Remember our youthful mantra "don't trust anyone over 30..."?
Apparently many businesses and institutions agree...but make that over 50.
Boomers have successfully fought for, and won, major battles against other "isms" - racism, sexism, anti-enviromentalism - so why are we not able to combat the social prejudice against aging?
This is most likely the biggest stumbling block for us, and I believe the main reason we haven't fought this as diligently as we have other social ills: too many of us also believe younger is better, thus we slather, slice, and cover up all we can in our effort to look young. A pity, since, in my opinion, we've earned those crow's feet and silver hairs, wear them well, and enjoy the many benefits that come with being older and wiser.
So, step one, start appreciating the pros of aging rather than promoting the myth that younger is better, and spread the word loud, proud, & clear.
Fact is, we're remaining in the work force longer than our parents did, so we must be prepared to handle the resulting push-back. Here's how:
Rewrite your resume without the decades-old experience - concentrate on the past 10 years at most, and highlight your accomplishments over job duties
Update your skill-sets if you're currently behind the times (a reality check with your adult kids will do the trick)
Be prepared to professionally counter current age-related myths, like;
- Boomers cost more for health insurance (in fact, younger workers are more likely to get sports injuries, get pregnant, or have children in need of costly medical care)
- Boomers are too old to learn the newest ways of conducting business (in fact, Boomers were always learning the newest ways of conducting business, including being the first to use computers)
- Boomers don’t have the same energy as younger workers (in fact, Boomers are quite vibrant even at middle age, unlike any generation before them)
- Boomers will take the job and then leave in a year or two for retirement (in fact, many Boomers plan to work for at least a decade to come, and with Social Security set to raise its age for qualification to 67, even those who didn’t want to keep working will have to)
Of course, if you believe you can prove age discrimination in a company's hiring/workplace practices, first know your rights/responsibilities under the law, then seek the help of a lawyer - and not just any lawyer but one who handles age discrimination cases only. Use this link to find one.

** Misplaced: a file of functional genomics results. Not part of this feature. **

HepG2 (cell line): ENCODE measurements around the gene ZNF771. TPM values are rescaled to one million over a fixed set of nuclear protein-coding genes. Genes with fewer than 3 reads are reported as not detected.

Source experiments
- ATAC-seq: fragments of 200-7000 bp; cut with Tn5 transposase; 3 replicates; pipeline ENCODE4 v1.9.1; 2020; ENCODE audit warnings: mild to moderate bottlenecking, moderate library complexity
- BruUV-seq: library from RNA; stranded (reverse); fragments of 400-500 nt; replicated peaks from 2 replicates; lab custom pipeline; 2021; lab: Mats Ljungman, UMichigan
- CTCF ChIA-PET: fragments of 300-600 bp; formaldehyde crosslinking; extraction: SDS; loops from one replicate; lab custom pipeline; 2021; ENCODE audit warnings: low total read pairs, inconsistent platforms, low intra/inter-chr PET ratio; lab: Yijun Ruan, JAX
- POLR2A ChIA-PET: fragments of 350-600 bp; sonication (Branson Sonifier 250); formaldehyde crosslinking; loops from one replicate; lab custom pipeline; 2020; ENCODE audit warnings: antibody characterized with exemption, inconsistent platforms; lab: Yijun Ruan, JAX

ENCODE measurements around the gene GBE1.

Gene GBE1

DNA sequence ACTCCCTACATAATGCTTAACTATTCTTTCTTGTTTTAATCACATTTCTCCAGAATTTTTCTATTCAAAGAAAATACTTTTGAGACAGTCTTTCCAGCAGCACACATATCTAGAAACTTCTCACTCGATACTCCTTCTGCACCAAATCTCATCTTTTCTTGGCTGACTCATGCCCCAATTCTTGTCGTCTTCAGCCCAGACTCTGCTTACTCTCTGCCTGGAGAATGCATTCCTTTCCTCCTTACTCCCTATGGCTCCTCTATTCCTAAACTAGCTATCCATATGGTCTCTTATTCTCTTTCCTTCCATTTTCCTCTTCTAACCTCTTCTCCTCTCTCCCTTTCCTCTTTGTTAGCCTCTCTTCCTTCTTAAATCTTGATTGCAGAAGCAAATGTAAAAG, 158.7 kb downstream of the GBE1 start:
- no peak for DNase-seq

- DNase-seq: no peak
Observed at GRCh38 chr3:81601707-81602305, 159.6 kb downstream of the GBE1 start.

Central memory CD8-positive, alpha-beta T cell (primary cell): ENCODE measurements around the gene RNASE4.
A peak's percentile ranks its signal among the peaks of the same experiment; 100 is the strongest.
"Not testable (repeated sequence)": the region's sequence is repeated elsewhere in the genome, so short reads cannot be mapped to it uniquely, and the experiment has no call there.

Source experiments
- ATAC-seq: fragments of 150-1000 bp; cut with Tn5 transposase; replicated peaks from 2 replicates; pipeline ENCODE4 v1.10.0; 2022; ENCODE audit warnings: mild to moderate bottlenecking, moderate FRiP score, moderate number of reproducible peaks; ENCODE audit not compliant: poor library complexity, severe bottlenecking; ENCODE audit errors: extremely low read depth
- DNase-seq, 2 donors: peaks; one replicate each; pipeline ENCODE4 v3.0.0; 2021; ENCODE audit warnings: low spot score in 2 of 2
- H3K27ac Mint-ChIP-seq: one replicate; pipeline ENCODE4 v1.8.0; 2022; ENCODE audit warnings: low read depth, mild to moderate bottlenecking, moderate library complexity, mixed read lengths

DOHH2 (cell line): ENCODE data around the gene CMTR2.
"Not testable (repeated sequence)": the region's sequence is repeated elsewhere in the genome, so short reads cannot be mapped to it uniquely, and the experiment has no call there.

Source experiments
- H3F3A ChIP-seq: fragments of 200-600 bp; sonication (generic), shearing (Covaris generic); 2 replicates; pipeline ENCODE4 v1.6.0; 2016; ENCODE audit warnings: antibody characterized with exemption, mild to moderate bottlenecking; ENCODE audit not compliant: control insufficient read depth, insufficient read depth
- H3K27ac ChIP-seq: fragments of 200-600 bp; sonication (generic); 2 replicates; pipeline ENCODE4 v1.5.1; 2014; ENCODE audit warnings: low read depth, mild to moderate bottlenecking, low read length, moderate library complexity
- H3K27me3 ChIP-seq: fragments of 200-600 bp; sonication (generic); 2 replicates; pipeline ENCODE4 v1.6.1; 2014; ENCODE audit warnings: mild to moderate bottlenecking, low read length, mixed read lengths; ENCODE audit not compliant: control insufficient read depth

...for yourself or your elder loved ones. I regularly fought this battle as my parents' advocate/caretaker, and at times now for myself. Not so terrific doctors will fall back on the "oh it's just your age..." rhetoric when they're stumped; great doctors know how to factor age into the equation while continuing to look for solutions. If you feel you've been discriminated against due to age in any medical/hospital system, complaining about it to yourself or family members won't change it; go right to the top - contact the head of the system or managing doctor, calmly explain what happened (give concrete examples) along with your expectation that such behavior will be remedied. Include your promise that you cannot recommend them to others until you feel they've taken action. Before contacting anyone, though, run the situation by a few folks of varying ages to make sure you're on solid ground - if they see it, too, most likely you're not being overly sensitive.
Do some consciousness raising - your own and your friends'/family: Plenty of products/services are not only age-friendly, but market specifically to Boomers. Find out who they are and spend your dollars there (Dove, Toyota, and surprisingly, Hollywood are a few examples). Rather than quietly cursing the companies using 20 something's to model everything we use too, start rewarding the companies smart enough to know we're a powerful spending block and market accordingly. If willing, take a little time to remind businesses not targeting us that Boomers don't just need life insurance/Cialis/pharmaceuticals - we use everything younger consumers do, and have more money to spend on them.
From changes to Social Security/Medicare to bills designed to ease age-related discrimination in housing/long-term care funding, don't miss an opportunity to flex Boomers' mighty constituent muscle. I find the best way to stay informed is a newspaper subscription, but a weekly Google search will also do the trick. Oh, and we're not at all too old to renew our protesting activities; works as well today as it did in our youth.
Teach your children well
Age discrimination is perpetuated by the young - clearly with our "don't trust anyone over 30" mantra we did the same when we were their age.
There's plenty we can do to end the practice of older-age discrimination...and it's up to each of us to do it.
You have been officially alerted...